Under "import", a user usually uploads his OPML file (which I'd previously talked about), input some URLs, etc. In his attempt to make Tailrank's import applicable to more layman users, Kevin has a new "Auto Configure" button. Click on it, and a list of popular sites (that you  have visited) are found and is ready for import. Damn, how did it know!

I did some view-source hunting and found document.defaultView.getComputedStyle and element.currentStyle. Explain: Given that your browser will style visited links differently from link not yet visited, Kevin merely printed a bunch of hidden links and used a javascript to pick out those you have visited! Woot! I can sure find some use for that... hmm.. can't think of any now, but I'm sure there're uses!

That said, I would've preferred if Tailrank actually gave me the option to uncheck some of them from my list (especially since removal of feeds isn't implemented yet)

Posted in software | Tags history, javascript, style | no comments | no trackbacks

Re: Additional Thoughts on Why Ruby isn't ready for the Enterprise...

Posted by choonkeat Tue, 21 Mar 2006 02:35:00 GMT

I'm still not going to respond to the complete (longish) article.

First, some agreements,
Ruby is going down a path of creating their own Virtual Machine. It seems to me, that they should simply put Ruby on the Java VM and not waste efforts in reinventing the wheel
VM. Sure. Whatever good stuff that comes. What's for keeps is the Ruby language. Avi Bryant had even contemplated [mp3] that its highly possible having Smalltalk VM (more mature) running Ruby code. Heck, why not?
Ruby needs to address multilingualization quickly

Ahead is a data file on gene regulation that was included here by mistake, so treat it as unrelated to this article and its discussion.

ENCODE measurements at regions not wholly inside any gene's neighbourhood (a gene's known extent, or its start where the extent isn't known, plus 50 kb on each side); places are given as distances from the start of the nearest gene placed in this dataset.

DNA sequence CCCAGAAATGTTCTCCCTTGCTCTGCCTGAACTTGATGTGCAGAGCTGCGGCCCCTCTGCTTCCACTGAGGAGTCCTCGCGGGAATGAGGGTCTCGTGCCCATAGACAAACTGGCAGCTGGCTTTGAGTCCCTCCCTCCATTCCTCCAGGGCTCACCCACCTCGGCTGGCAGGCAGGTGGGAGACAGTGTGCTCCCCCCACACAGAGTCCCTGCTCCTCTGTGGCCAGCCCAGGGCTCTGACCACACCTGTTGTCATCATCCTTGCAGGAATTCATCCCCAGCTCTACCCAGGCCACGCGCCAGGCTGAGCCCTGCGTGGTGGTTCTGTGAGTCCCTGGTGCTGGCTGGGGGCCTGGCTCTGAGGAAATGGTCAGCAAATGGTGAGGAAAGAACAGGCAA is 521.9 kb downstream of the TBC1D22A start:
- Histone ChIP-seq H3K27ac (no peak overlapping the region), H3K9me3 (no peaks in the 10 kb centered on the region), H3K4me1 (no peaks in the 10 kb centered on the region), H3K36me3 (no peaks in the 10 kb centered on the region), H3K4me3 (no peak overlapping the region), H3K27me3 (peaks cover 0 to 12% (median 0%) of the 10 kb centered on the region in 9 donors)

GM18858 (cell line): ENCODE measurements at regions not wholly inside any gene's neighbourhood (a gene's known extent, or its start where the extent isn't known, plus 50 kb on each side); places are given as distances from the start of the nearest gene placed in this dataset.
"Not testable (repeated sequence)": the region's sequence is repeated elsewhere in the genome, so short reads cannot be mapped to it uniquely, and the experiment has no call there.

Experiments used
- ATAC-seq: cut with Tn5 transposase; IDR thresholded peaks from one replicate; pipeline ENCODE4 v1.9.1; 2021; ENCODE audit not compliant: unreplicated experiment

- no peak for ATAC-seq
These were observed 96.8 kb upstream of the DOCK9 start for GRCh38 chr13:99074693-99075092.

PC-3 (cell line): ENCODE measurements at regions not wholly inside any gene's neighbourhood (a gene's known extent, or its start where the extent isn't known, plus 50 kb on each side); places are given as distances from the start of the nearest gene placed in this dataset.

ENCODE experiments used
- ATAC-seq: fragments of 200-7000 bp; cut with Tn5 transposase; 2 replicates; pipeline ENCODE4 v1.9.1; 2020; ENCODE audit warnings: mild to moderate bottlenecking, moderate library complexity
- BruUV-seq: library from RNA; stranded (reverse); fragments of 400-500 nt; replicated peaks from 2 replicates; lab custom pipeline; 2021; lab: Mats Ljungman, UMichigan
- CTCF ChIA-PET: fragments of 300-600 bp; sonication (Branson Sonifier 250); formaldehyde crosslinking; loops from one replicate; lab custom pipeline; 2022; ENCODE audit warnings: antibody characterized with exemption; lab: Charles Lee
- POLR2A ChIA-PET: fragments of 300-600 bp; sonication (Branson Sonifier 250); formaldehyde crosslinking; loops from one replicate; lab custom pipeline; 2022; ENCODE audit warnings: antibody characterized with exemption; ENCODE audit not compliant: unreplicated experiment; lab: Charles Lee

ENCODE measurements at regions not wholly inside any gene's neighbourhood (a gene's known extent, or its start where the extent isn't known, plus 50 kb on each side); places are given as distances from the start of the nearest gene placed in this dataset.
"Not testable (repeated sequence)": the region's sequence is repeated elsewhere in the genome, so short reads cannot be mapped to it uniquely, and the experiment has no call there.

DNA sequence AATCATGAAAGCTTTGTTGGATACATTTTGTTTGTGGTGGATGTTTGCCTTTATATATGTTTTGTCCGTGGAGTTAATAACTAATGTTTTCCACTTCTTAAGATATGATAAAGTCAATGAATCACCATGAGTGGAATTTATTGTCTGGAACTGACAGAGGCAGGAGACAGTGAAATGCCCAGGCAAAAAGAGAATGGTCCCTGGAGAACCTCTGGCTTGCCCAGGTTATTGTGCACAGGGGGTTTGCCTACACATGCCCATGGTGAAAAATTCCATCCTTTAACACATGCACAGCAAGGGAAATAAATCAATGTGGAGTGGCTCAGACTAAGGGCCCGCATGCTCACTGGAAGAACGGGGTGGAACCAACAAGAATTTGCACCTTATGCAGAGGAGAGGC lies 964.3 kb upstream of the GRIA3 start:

i18n. Definitely. Don't be so sure it ain't coming or nearing. Anyways my 2 cents is, I haven't seen any i18n done right (read: development phase). Runtime support for i18n is mature, and that's the easy part.

Now the negatives,
Ruby seems to be missing something that is otherwise fundamental in other languages which is support for Regular Expressions
Holy cow! Missing regular expressions in Ruby? That's funny. Firstly, its a common complain that Ruby inherited lots of stuff (good and bad) from Perl, guess what's included? My other 2 cents says that Java happens to have the worst regex support. Of cos, I'm talking about syntax.
I also couldn't find the equivalent of instance variables. Wouldn't that make reuse at an enterprise-level somewhat problematic?
Shouldn't the notion of methods being public, private and protected also be a part of every modern language? 
Missing instance variable? Notion of public, private and protected methods? Boy, this guy needs to sit down with Bruce Eckel (Nothing against Bruce, just thought its a funny de ja vu) Or more accurately, sit down with Ryan Davis.

Posted in ruby | 1 comment | no trackbacks